These accommodations also apply to parking spaces that are accessible for people with disabilities and modifications that may need to be made to your home in order to allow a tenant with a disability to live there comfortable. For example, you may need to allow grab bars to be installed in the shower. A ramp may be necessary into the house if a tenant is in a wheelchair. Be prepared for these legally required accommodations.

Fair Credit Reporting Act

The Fair Credit Reporting Act is important because you’re collecting a lot of personal and financial information about tenants and applicants. You have to keep that secure and private. If you deny a tenant based on credit, you have to send a letter with specific wording about why, and instruct them how to access their free credit report.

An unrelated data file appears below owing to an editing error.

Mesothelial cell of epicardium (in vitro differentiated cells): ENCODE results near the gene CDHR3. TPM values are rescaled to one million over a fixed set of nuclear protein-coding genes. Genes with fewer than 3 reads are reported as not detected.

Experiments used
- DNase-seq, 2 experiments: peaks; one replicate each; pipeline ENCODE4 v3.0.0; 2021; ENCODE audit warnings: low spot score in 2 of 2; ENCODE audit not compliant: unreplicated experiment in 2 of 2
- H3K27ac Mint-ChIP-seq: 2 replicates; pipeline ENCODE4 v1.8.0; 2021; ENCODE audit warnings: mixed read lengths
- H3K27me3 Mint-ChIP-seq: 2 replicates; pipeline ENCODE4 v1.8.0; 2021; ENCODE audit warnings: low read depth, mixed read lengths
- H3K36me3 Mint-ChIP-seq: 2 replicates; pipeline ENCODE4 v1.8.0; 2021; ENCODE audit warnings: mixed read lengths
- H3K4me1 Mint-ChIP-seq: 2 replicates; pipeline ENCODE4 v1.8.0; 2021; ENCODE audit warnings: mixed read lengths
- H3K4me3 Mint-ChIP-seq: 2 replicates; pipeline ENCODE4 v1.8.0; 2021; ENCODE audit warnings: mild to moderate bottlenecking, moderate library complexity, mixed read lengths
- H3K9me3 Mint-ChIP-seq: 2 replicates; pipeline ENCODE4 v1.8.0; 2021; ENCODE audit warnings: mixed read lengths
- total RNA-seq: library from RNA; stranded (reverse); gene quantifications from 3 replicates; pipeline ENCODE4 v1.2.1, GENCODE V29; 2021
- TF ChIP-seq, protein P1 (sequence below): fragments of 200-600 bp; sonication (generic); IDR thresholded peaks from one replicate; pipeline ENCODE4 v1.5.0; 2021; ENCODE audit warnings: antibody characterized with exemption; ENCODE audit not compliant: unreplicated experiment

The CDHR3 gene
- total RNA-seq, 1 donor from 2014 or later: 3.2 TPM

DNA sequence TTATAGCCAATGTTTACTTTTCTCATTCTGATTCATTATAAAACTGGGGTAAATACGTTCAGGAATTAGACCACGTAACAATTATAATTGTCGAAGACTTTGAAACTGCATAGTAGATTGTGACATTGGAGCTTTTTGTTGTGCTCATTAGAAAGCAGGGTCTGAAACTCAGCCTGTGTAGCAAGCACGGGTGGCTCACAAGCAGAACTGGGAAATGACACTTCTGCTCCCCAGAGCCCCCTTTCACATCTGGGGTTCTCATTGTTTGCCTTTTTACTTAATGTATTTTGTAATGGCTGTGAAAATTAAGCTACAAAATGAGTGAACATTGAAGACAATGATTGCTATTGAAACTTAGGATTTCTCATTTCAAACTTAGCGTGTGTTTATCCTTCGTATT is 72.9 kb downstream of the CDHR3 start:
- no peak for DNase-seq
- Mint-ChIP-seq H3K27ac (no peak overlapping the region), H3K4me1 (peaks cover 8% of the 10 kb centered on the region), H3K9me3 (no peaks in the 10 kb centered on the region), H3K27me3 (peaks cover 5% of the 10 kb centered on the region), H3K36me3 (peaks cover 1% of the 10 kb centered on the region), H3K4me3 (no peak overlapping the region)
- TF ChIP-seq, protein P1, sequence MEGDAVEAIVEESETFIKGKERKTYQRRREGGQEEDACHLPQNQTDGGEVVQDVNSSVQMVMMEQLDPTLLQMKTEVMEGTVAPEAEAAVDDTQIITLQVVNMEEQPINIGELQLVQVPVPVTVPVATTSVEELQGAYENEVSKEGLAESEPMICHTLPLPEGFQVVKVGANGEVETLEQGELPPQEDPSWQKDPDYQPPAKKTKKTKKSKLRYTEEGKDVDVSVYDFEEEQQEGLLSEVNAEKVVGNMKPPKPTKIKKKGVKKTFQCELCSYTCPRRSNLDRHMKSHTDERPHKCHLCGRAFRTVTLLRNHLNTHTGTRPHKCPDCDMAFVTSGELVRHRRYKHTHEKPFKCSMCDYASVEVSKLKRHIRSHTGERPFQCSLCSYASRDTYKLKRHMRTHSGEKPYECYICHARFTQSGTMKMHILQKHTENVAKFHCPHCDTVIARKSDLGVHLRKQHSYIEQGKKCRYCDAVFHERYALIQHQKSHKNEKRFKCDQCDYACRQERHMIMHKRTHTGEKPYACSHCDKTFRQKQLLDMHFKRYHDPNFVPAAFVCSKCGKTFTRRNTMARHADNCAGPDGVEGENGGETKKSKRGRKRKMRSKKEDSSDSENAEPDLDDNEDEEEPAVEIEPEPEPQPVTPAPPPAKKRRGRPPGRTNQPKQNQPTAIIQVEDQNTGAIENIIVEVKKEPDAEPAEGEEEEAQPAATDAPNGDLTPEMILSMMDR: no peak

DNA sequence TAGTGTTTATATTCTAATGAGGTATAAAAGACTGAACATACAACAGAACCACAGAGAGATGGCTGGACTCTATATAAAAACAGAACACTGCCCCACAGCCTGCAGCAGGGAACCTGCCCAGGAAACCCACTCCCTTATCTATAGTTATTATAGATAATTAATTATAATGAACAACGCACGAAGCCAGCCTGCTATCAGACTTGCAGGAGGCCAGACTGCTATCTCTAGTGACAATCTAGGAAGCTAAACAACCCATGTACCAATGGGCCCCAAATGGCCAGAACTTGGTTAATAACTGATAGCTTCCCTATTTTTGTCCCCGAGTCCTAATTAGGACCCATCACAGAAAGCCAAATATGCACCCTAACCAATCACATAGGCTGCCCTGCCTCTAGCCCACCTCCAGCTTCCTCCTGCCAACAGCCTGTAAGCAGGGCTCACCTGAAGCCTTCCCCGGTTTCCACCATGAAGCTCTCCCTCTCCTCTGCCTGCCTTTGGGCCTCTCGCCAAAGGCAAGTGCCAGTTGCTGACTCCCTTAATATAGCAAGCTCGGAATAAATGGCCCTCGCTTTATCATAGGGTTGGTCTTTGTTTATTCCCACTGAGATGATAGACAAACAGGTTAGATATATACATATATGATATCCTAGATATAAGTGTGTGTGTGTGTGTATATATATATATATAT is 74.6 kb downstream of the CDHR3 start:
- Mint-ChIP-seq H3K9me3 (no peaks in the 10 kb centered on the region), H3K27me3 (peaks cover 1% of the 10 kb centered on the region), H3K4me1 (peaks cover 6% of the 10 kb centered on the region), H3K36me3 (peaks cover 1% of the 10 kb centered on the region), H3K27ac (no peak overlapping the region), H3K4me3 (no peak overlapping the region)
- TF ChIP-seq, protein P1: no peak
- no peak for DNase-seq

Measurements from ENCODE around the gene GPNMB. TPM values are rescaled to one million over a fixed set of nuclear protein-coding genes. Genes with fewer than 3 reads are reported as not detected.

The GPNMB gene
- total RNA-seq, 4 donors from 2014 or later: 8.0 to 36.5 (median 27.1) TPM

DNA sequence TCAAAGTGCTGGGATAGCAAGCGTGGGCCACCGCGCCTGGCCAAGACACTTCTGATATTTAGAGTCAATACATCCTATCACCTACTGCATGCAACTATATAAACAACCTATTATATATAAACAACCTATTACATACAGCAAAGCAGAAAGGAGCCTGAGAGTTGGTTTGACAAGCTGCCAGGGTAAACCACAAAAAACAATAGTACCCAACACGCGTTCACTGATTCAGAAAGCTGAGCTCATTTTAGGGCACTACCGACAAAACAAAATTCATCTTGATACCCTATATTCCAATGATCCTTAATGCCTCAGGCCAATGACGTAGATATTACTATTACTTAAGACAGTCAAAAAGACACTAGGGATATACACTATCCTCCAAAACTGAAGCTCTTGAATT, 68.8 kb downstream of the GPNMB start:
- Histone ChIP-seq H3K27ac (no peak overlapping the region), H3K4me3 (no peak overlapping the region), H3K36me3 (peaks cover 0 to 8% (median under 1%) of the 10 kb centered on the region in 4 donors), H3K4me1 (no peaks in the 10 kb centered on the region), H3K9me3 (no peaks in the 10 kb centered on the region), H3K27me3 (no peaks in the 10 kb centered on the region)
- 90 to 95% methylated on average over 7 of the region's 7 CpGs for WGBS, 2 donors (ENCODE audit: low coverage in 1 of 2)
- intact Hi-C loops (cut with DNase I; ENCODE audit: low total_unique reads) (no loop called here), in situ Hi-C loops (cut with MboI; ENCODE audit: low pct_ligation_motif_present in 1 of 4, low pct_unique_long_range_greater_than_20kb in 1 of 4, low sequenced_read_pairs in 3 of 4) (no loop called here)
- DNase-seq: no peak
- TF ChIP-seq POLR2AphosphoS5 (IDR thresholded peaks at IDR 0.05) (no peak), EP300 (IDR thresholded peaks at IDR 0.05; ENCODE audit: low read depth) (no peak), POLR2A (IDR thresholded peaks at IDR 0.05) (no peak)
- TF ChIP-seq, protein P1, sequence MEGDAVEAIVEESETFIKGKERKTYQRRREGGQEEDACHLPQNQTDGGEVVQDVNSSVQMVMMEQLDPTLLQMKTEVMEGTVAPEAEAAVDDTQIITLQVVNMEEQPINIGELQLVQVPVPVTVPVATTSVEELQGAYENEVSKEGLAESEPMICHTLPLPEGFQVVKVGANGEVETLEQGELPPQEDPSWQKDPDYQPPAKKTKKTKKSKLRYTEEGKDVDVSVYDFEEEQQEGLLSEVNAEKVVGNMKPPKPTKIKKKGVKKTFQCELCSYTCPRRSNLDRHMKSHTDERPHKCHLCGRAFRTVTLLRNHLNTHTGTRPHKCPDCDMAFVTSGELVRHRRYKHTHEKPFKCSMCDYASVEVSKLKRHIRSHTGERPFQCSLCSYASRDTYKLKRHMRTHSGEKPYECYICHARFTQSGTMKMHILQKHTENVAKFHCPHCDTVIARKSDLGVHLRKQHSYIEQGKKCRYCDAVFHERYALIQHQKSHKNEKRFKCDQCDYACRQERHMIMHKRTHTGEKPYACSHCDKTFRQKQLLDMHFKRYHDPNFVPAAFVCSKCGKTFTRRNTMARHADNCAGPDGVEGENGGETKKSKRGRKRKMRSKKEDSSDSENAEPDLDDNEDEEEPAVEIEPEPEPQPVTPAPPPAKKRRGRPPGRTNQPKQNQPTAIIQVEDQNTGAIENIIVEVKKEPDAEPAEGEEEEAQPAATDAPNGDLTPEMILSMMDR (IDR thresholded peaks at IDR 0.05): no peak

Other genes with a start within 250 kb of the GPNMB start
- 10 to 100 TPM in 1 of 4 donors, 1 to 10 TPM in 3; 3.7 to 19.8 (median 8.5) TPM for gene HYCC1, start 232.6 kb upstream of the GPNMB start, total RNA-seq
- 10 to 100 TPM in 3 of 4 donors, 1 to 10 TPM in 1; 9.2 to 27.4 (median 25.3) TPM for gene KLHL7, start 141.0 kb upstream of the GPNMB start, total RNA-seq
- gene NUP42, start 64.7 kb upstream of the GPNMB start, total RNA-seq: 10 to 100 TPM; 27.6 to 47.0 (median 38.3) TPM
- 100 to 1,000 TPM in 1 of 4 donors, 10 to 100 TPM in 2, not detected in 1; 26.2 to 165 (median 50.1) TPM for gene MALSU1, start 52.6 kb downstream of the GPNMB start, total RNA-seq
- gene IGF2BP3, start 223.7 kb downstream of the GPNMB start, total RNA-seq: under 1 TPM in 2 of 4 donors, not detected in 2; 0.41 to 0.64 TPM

With some of the latest property management software and technology that’s available, complying with the privacy and reporting laws that are required is easy. If you’re not already using great technology or working with a Roseville property manager who can access those tools and resources, consider prioritizing this. It will help protect you against mistakes that are easily made when you accumulate so much data on your tenants and applicants.


The state of California is known to be tenant-friendly. We have some of the strictest rental laws in the country. That doesn’t mean it’s not a good idea to invest in Roseville and throughout California. It simply means you need to be vigilant about keeping up with the laws that protect your tenants. Mistakes will be costly.

The Tenant Protection Act: Rent Control and Eviction